Mass. lawmakers want to tweak connected car “right to repair” law

Mass. lawmakers want to tweak connected car “right to repair” law

Enlarge (credit: Getty Images/Aurich Lawson)

Back in 2013, Massachusetts became the first state in the nation to pass a “right to repair” law that required carmakers to sell their proprietary diagnostic tools and software to third-party repair shops. During the 2020 election, the voters of that state voted, three-to-one, in favor of expanding the law to include the connected aspects of new cars.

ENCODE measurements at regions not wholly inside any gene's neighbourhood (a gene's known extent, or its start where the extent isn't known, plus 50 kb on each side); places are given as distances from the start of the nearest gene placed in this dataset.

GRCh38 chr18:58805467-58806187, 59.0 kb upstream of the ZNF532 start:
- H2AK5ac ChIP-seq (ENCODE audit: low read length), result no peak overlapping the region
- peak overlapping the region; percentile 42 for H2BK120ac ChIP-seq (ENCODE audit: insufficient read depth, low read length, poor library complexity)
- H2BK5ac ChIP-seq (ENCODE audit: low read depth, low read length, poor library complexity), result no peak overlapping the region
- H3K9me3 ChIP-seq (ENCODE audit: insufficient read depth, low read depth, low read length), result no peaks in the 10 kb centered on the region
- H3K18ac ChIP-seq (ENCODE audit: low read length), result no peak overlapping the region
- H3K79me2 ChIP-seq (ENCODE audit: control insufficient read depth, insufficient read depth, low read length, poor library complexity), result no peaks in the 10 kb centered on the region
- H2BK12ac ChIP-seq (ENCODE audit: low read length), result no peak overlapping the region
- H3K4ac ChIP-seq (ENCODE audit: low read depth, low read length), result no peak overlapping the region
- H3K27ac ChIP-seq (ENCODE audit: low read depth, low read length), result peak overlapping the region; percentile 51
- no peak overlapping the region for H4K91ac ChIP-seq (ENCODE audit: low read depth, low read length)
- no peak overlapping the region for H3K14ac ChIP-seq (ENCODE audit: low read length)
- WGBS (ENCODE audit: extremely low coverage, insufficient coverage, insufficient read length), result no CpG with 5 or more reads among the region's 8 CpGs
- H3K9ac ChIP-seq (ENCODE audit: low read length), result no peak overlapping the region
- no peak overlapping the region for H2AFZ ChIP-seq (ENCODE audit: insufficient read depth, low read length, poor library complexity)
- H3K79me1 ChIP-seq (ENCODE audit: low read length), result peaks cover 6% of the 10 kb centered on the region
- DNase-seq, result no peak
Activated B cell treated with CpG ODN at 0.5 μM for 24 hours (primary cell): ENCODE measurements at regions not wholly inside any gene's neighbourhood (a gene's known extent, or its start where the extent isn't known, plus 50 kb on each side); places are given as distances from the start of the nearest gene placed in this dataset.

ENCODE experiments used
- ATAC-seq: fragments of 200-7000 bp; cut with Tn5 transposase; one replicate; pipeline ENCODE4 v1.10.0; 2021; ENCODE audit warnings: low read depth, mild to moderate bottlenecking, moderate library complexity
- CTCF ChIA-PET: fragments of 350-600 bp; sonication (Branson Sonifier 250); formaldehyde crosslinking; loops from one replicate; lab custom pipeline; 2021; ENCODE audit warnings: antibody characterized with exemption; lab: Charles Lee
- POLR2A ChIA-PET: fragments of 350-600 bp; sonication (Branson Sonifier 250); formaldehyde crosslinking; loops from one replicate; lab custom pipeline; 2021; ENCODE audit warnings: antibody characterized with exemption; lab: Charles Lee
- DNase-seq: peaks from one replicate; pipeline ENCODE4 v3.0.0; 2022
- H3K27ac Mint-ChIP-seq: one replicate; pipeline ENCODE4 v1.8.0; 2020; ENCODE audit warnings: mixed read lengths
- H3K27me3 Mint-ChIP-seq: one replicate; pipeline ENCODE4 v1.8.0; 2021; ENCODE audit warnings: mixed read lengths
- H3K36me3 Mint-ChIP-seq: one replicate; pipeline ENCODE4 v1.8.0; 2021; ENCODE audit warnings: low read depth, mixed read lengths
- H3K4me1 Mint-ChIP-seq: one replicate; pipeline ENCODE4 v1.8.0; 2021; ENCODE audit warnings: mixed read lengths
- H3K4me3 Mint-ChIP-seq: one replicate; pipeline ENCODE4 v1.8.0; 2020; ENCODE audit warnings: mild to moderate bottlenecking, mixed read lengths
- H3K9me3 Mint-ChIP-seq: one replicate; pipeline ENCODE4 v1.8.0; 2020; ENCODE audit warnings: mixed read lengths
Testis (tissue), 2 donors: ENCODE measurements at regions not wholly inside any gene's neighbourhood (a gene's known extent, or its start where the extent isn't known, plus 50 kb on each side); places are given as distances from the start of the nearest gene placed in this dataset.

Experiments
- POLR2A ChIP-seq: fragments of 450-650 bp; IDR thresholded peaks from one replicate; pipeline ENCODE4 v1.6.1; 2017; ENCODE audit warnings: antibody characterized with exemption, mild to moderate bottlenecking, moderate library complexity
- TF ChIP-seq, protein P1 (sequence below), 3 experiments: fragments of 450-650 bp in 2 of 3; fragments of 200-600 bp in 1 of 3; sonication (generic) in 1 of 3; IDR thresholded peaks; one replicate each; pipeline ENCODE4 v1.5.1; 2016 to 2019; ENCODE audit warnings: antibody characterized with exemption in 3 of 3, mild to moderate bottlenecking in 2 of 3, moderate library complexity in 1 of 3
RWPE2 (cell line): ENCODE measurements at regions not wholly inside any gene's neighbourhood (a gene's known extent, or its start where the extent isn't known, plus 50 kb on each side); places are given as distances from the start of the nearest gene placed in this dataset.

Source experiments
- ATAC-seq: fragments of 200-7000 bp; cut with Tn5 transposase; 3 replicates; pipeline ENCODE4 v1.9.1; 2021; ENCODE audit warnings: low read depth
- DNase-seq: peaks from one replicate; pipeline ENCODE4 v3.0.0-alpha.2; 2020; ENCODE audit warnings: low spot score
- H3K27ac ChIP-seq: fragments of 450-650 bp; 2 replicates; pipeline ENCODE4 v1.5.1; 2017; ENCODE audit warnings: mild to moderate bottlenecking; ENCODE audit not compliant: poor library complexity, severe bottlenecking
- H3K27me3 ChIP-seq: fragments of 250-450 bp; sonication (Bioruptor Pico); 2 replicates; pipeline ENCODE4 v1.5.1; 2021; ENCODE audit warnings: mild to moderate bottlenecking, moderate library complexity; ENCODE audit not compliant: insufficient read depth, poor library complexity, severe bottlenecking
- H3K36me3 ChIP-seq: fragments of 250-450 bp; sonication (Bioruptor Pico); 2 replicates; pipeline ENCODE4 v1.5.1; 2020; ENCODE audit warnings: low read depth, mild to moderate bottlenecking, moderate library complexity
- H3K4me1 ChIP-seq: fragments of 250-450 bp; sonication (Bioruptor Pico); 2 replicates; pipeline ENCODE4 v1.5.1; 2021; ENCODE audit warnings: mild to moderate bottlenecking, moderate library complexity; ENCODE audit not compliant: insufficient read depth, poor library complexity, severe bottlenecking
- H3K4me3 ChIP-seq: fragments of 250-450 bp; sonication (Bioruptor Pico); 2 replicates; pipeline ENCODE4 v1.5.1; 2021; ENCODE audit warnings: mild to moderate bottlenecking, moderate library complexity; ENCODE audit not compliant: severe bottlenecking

From model year 2022, any new car sold in the state that features connected car services or telematics capabilities must have a standardized open data platform as a way of accessing those online services. Now, though, two bills seek to tweak the law in the hopes of getting OEMs to comply.

MY2022 cars have been on sale across the country for some months now. However, Massachusetts Attorney General Maura Healy has held off on enforcing the new provisions of the law due to an ongoing federal lawsuit brought by a coalition of automakers who claim that the current law is incompatible with widely accepted cybersecurity practices (a view shared by a horrified-sounding National Highway Traffic Safety Administration).

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